My friend, Patty (Petalier on Etsy), sent me an enormous box of vintage embroidery transfers, many of which were the large format designs from Laura Wheeler and American Weekly. I am in the process of scanning the transfers and will be posting them soon. Tucked in among the transfers was this timely and pretty quilt pattern, Flower of Spring, which shares a name with the KC Star appliqué pattern. Since our forecast is for sunny weather all week in Seattle, I am feeling rather springy today.
Laura Wheeler was just one of the pseudonyms used by Needlecraft Service, Inc., a mail order pattern company located in NYC. The heyday for these patterns must have been the 1930s and 40s, because that’s the period I found most of their ads in archived newspapers. Under the Laura Wheeler name, Needlecraft Service, Inc. published patterns for quilting, crochet, knitting, embroidery and sewing.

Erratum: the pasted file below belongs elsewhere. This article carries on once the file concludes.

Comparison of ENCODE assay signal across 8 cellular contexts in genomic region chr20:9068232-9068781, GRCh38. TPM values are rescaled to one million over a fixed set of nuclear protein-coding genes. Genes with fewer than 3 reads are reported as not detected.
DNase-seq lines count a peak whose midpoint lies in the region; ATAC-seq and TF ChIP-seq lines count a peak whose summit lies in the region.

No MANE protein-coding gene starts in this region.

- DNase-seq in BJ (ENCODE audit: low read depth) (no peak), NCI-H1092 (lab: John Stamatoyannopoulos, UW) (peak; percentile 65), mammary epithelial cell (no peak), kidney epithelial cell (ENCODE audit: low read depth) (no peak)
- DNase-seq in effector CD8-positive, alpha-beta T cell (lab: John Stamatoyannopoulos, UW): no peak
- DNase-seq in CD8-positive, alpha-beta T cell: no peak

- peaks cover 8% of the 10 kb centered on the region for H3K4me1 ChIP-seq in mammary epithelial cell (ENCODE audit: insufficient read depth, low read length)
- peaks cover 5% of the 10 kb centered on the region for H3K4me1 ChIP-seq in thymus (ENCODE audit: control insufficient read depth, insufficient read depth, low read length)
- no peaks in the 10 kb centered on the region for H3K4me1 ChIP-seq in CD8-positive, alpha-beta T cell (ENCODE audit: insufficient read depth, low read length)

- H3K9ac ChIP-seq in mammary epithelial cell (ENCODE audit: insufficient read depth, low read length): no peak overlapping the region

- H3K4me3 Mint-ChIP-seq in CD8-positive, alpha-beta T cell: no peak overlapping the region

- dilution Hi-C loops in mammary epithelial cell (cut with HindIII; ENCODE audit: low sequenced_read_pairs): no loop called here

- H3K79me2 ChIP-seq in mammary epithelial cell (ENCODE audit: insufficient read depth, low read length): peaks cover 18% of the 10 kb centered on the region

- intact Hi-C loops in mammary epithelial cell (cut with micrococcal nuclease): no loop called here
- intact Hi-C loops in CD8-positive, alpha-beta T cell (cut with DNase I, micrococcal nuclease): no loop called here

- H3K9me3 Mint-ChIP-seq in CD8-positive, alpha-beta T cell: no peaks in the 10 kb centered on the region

LW quilt patterns are generally complex, with many pieces, curves and set-in seams — just the type of patterns I love. Also, lots of them are perfect for scrappy type quilts, which is another plus for me. The original pattern sheet is large at 18″ x 24″ and gives two choices of fabric width (32″ and 34″), so you would need a little less yardage if you’re using modern fabric.
Because people sell photocopies of these patterns for ridiculous amounts of money, I have watermarked the high resolution image. Other large images of Laura Wheeler quilt patterns are available in earlier posts: Wreath, Joseph’s Coat, and Star of the Night. Below the pattern is a gallery of newspaper clippings of other Laura Wheeler patterns. If, like me, you enjoy drafting your own patterns, these old ads are a wonderful resource; and if you’ve never made a quilt using templates and hand piecing, maybe one of these patterns will inspire you to try.